Posted by Paul Gaskell on November 30, 2010
As the markets for consumer goods continue to mature, so the consumer insight arms race continues to grow in intensity. A whole industry is dedicated to developing ever more powerful consumer insight tools to assist in the identification of the next big thing or the next strategic initiative.
I can’t help but feel we’re missing a trick. We’re all buying the same market data from the same small group of suppliers. We’re subjecting it to the same analyses; we’re excluding the same outliers. We’re screening our ideas with the same subsets of consumers and we’re using increasingly similar ‘best in class’ criteria.
Where’s the differentiation? How can we expect to gain a competitive edge in such a uniform market?
A little deviant thinking is called for, something that we at The Value Engineers have always relied on to help break new ground and to crack the hard problems. Competitive strategy is key component of this, a means of side stepping the consumer insight arms race. By understanding our competitors we can spot opportunities that we, and they, have overlooked. Perhaps more importantly, by contrasting ourselves against our competitors we regain our perspective, we shift the focus back to differentiation.
At The Value Engineers we have developed an approach to competitive strategy and war gaming that does just that. We help our clients understand their market from their competitors’ points of view. We focus on facts rather than established truths or rumour and hearsay. We look at the whole value chain rather than the latest market share figures. And we do all of that with our usual flair that helps ensure that we leave a legacy of competitive strategy within the business.
If you’re interested in finding out more about our approach to competitive strategy and war gaming, or our other ideas for breaking out of the consumer insight arms race then we’d be delighted to help. Please do get in touch.
Posted by Richie Heron on November 23, 2010
Posted by Steve Reeves on November 13, 2010
Strategic wargaming is a critical way to stay ahead of the game. We have developed a range of war tactic cards that help you think about your market in a new and different way. Please see below an example.
Surprise Attack & Ambush
An ambush or surprise attack of an unprepared enemy can provide an advantage and give a physical and psychological blow.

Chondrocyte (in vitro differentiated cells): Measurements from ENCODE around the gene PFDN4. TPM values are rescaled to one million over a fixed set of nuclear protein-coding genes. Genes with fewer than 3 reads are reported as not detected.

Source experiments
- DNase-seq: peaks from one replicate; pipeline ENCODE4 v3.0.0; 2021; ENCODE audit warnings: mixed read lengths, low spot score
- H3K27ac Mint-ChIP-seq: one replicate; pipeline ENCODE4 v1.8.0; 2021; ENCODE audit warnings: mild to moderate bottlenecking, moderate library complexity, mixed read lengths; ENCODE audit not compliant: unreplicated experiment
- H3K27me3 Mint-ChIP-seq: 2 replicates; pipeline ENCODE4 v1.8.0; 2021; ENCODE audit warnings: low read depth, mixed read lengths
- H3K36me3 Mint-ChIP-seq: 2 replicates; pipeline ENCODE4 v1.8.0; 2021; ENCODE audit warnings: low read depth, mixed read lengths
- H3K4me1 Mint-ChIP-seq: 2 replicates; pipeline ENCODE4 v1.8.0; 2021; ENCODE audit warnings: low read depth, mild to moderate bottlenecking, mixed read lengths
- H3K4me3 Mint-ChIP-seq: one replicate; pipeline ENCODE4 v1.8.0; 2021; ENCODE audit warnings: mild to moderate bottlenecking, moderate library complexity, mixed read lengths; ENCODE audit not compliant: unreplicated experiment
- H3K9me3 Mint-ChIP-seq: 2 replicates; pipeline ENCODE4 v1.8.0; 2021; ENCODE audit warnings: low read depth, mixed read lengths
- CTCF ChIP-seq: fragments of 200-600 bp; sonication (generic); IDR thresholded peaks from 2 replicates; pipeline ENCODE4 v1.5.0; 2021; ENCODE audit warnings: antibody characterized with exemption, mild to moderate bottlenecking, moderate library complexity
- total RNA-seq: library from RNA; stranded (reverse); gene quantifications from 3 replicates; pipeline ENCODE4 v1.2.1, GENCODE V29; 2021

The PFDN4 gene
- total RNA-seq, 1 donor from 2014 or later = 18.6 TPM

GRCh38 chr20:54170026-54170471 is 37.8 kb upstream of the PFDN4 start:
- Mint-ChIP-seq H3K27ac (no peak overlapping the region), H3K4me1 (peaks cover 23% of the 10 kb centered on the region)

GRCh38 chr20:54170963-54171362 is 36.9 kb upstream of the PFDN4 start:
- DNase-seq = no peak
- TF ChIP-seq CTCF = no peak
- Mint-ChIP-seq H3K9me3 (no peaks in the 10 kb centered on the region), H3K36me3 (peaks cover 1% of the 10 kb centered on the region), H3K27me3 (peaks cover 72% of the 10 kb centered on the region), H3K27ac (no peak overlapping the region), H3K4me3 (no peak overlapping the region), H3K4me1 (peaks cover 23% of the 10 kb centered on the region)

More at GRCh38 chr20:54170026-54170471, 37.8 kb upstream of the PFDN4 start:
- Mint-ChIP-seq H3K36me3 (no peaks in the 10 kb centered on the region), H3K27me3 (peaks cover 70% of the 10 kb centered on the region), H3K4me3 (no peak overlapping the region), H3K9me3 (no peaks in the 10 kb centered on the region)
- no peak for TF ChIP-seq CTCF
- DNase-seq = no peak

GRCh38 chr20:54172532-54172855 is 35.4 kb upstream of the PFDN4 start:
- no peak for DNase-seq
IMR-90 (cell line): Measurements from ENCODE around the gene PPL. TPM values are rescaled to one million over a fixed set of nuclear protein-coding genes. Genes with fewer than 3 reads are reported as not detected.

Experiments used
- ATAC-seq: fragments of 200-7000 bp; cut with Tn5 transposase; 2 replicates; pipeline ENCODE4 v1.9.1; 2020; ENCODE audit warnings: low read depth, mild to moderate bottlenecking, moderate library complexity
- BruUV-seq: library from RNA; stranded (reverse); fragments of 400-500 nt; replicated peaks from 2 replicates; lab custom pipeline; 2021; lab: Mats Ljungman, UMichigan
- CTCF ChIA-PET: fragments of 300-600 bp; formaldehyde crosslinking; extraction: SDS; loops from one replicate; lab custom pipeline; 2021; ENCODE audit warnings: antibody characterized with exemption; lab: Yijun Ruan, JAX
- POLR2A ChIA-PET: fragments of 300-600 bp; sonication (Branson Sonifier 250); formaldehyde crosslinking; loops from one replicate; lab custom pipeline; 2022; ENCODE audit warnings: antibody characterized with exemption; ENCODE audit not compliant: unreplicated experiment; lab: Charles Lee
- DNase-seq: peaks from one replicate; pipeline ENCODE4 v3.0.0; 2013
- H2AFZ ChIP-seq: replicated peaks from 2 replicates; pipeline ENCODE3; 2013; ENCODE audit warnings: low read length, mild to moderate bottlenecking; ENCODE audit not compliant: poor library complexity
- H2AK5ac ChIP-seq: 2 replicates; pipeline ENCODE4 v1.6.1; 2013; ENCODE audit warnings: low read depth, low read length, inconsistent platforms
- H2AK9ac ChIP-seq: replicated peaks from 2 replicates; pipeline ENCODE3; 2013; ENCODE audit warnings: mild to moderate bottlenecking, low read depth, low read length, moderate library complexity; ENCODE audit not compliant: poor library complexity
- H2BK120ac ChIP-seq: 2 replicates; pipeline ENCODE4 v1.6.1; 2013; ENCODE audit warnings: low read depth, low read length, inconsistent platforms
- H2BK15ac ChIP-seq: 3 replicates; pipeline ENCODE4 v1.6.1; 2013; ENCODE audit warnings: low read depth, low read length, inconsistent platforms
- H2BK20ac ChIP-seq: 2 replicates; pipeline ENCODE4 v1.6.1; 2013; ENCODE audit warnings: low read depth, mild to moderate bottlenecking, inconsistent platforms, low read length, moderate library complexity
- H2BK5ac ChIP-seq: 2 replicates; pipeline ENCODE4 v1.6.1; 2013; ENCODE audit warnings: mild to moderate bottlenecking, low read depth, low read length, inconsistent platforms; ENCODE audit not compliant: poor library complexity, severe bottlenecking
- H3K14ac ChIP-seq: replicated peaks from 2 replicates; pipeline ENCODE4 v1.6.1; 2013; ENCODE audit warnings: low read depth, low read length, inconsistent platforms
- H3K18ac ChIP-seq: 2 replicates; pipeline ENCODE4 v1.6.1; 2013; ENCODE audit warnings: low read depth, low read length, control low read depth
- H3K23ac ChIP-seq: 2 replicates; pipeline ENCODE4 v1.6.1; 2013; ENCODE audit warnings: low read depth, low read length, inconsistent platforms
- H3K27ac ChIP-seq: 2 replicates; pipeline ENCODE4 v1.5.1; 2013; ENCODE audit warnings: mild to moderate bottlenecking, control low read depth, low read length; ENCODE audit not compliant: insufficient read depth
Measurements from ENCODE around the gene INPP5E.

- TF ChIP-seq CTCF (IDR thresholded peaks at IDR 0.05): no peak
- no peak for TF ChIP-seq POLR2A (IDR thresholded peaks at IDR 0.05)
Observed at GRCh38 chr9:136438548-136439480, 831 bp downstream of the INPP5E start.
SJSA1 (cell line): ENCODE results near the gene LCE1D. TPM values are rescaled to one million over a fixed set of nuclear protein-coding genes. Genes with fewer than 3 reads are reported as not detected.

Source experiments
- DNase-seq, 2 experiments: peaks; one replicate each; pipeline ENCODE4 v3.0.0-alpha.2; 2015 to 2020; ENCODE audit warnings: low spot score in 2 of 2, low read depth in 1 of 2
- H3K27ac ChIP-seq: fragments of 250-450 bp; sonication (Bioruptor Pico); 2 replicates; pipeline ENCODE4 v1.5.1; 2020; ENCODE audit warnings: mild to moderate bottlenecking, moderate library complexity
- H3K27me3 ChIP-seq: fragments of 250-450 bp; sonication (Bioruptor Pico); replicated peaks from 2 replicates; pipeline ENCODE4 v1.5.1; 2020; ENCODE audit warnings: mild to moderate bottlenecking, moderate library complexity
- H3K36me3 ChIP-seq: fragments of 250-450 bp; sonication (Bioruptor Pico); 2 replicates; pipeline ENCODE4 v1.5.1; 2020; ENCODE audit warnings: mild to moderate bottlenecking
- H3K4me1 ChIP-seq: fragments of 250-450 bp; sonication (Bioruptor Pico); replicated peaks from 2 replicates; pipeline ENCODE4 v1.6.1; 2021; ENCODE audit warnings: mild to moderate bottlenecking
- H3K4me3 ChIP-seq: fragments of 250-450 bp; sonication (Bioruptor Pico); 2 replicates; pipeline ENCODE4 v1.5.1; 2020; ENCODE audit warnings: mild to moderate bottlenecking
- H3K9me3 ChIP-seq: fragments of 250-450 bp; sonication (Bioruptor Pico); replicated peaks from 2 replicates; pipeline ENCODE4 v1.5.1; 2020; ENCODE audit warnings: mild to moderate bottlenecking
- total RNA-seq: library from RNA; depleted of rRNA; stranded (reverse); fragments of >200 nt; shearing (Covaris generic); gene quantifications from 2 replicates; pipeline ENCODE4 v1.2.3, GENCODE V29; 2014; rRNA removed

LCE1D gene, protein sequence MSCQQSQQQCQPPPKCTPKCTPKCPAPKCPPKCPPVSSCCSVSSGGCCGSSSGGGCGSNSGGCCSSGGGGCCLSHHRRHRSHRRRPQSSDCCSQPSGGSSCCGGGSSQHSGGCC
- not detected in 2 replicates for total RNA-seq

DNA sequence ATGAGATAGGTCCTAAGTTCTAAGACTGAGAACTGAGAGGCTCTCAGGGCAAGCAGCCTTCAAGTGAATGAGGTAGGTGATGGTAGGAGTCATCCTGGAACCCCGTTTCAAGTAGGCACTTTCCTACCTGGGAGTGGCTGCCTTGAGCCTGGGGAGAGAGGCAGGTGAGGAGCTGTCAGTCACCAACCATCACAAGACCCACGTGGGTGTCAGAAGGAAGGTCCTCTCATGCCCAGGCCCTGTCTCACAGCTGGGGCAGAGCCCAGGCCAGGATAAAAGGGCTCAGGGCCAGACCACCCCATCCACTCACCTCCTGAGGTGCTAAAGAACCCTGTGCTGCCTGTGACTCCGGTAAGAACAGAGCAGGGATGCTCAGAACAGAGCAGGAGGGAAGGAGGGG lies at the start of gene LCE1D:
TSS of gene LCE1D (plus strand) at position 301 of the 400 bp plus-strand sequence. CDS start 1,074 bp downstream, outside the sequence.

THE SIX DAY WAR, 1967
- In 1967, the element of surprise allowed 3 Israeli armoured divisions to capture the entire Sinai Peninsula in just 6 days, against substantial odds.
- They knocked out the Egyptian air forces on the ground leaving the Israeli’s with almost complete air superiority.
Implications – What is the last thing that our competitors expect us to do?
For more information on strategic wargaming please contact The Value Engineers.
Posted by Giles Lury on November 12, 2010
According to some recent research conducted for Asda, 85% of women worry about the shape and size of their bottoms. This led Asda to team up with ‘bottom expert’ Dr David Holmes and create a new segmentation of female posteriors. His results showed that due to modern day diets and exercise, today’s ladies have evolved in the bottom department and that the traditional “Peach” is no longer the norm. In fact, today’s women have one of four new fruity bottom shapes: “Tomato”, “Potato”, “Pear” and “Nectarine”.
- The Tomato – A new take on the peach, with 45% of the women surveyed declaring that this shape was most applicable to their behind. Bigger, plumper, rounder and squishy to the touch the tomato is fast becoming the norm in modern day society.
- The Potato – The second most common vegetable shape to have materialised across the nation, with 30% of women falling into this category, is the humble potato. This wide and long bottom is a less fortunate shape; lumpy in parts, it needs careful dressing and attention.
- The Pear – The pear shaped figure has now evolved into the pear shaped bottom, narrower at the top and almost twice the size at the fullest part of the behind. 15% of women highlighted that this shape was most applicable to them
- The Nectarine – Close to the cartoonesque derrière perfection of two bowling balls pushed together, the nectarine is full, round and pert in appearance. This is a rare bottom, not often seen strutting down the high street - only 10% claiming to own this picture perfect posterior.
Not surprisingly the reserach has created lots of comment, with The Times T2, creating their complimentary segmentation of Men’s bums…
- The (Rod) Stewart Bum – once sexy but withering with age
- The Gangsta Bum - Often seen in urban areas and popular with youngsters wanted to establish their street creds
- The Scratchy Bum - seems to be endemic amongst teenagers and young men who have just left home, probably caused by poor personal hygiene
- The Cowell Bum - its generous upholstery belies a mean streak and has a tendency to blow its own trumpet!
All of which remained me of a segmentation of segmentations we did a while ago which also played to a fruity theme…
- The Golden Delicious - tried and trusted and fitting to a formula, good if you think you have the same objectives and targets as your competitiors
- The Sharon Fruit - expensive and classy but tends to sit on the shelf as no one knows what to do with it
- The Dragon Fruit – funky and fabulous, the latest hot ticket but neither practical nor full of flavour
- The Peach - fundamentally changes the way your business plans, provides the answers you want tailored specifically to your business
Not too surprisingly, we would say that the latter fits with what we deliver in our segmentation projects. If on the oft chance you are interested in finding out more about our peachy approach to segmentation then please do contact Paul Durrant or Owen Williams. If you have any observations on bottoms, alternatively, I’d be pleased to hear them!